USDA's interim final rule amends Environmental Quality Incentives Program

Agriculture Secretary Ed Schafer today announced changes to the Environmental Quality Incentives Program (EQIP), the U.S. Department of Agriculture's largest conservation program for working agricultural lands.

USDA published an interim final rule containing the statutory changes to EQIP in the Federal Register today. USDA is seeking public comment on the rule through March 16, 2009.

The Food, Conservation, and Energy Act of 2008, or 2008 Farm Bill, includes non-industrial private forestland as an eligible land use and provides payments for conservation practices related to organic production or the transition to organic production. It also provides for increased payment rates to historically underserved producers, including limited resource, beginning, and socially disadvantaged farmers and ranchers.

The EQIP interim final rule can be viewed at the USDA-Natural Resources Conservation Service's (USDA-NRCS) Web site; at the official government regulation Web Site; and at the Federal Register.

The public comments will be used to finalize the interim final rule. USDA will publish a final rule, which will incorporate statutory changes and establish the program's policy for the life of the 2008 Farm Bill.

USDA-NRCS administers EQIP, a voluntary conservation program that provides technical assistance and payments to help crop and livestock producers address environmental concerns through conservation improvements on agricultural and non-industrial private forest lands. Farmers and ranchers can use EQIP to farm in an environmentally friendly manner and still meet their agricultural production goals. It is designed to produce significant environmental benefits to the public, such as improved soil, water and air quality; and enhanced wildlife habitat. In addition, farmers and ranchers use EQIP to meet federal, state, tribal and local environmental regulations.

Under the amended EQIP, socially disadvantaged farmers and ranchers as well as beginning and limited resource producers are authorized to receive payments of up to 90 percent of the costs of installing or implementing a conservation practice. These producers also can receive advance payments of up to 30 percent of the anticipated costs incurred to purchase materials or to contract services to implement a conservation practice.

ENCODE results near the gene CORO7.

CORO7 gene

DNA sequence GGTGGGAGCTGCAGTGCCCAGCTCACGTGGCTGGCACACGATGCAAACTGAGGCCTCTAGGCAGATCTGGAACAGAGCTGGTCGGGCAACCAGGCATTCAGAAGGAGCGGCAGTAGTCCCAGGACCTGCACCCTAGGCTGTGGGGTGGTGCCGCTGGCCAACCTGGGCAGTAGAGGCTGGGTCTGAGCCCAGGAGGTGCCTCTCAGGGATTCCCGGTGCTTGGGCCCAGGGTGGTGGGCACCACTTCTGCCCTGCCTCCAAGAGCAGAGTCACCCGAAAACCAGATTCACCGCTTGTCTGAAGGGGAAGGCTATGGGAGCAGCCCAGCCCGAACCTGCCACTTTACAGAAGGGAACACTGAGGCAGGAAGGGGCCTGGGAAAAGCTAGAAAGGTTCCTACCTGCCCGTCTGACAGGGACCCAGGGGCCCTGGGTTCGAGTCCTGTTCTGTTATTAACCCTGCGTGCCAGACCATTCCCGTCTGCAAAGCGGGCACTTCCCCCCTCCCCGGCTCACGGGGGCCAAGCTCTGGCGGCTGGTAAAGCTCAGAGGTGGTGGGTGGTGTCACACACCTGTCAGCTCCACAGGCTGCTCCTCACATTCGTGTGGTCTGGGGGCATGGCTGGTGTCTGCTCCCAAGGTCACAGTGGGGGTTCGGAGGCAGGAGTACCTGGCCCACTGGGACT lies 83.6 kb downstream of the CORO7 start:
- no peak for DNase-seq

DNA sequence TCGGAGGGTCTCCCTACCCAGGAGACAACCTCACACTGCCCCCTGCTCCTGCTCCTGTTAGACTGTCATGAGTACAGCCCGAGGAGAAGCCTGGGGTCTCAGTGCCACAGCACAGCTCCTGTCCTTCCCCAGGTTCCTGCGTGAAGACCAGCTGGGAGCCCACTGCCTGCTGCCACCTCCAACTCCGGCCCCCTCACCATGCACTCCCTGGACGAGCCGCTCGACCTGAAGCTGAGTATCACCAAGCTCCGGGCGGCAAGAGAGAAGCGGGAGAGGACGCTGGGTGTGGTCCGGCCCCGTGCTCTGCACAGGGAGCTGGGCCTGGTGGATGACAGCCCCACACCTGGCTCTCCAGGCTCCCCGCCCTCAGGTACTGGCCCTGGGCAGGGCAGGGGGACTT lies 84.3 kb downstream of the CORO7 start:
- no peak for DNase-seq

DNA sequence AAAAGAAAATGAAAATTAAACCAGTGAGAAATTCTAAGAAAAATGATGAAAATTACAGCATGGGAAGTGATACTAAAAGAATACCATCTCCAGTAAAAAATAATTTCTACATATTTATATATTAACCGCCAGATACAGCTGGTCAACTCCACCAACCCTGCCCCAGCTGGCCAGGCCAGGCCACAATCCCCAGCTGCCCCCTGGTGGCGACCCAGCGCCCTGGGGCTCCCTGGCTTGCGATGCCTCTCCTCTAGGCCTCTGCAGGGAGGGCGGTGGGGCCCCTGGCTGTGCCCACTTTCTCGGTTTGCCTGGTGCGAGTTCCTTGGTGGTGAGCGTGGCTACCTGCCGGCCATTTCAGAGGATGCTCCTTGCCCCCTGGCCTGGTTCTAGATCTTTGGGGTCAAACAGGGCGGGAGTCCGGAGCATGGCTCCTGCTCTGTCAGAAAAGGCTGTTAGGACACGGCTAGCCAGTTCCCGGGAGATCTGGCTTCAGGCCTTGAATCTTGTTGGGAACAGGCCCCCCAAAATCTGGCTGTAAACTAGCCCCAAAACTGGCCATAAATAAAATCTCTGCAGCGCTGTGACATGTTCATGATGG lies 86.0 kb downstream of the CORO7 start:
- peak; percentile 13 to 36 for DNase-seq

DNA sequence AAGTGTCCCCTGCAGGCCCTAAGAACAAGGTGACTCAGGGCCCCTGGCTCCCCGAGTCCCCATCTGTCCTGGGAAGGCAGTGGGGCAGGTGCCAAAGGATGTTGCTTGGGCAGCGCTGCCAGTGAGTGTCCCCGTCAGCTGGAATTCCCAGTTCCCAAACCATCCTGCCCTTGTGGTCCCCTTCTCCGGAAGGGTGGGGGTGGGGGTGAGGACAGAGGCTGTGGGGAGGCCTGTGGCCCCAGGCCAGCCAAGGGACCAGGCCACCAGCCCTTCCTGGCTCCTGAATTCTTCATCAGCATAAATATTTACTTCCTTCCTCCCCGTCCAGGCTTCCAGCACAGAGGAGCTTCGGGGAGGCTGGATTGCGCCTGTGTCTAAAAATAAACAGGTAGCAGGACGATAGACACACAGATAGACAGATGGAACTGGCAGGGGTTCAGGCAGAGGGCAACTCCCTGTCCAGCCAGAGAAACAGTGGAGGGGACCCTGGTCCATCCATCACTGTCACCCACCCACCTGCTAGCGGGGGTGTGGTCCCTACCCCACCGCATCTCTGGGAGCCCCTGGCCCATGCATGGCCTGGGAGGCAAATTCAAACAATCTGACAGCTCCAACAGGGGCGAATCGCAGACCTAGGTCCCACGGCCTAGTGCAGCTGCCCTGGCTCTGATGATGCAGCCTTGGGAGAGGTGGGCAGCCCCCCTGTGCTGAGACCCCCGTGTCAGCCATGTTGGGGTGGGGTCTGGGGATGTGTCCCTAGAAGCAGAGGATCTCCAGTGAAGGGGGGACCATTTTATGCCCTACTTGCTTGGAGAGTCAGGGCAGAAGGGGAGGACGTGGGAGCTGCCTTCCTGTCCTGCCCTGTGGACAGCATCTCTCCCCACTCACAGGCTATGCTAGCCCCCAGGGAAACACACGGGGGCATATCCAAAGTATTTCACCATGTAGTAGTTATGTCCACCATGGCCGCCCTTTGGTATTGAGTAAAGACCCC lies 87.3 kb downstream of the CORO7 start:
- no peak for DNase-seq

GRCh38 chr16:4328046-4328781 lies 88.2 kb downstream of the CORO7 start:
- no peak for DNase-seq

EQIP will offer financial and technical assistance for conservation practices to certified organic farmers and ranchers as well as producers interested in transitioning to organic farming. Organic producers must develop and carry out an organic system plan. These producers can receive a maximum payment of $20,000 annually, or $80,000 over six years to apply or carry out approved conservation practices contained in that plan.

EQIP will offer financial assistance to forest landowners to develop a forest management plan, along with carrying out the conservation practices contained in the plan. The 2008 Farm Bill also encourages producers to use innovative technologies and cost-effective methods under approved conservation practices to address air quality.

The 2008 Farm Bill reduced the overall payment limitation from $450,000 to $300,000 for a six-year period, except for environmentally significant projects.

The new farm bill also established the Agricultural Water Enhancement Program (AWEP) as a component of EQIP. AWEP provides technical and financial assistance to help producers carry out water enhancement activities on private agricultural land for the purpose of conserving surface and ground water and improving water quality. USDA published a Request for Proposals for AWEP in the Federal Register on Jan. 14, 2009.

For additional information about EQIP, please visit call (202) 720-1845 during business hours.

TAGS: Legislative
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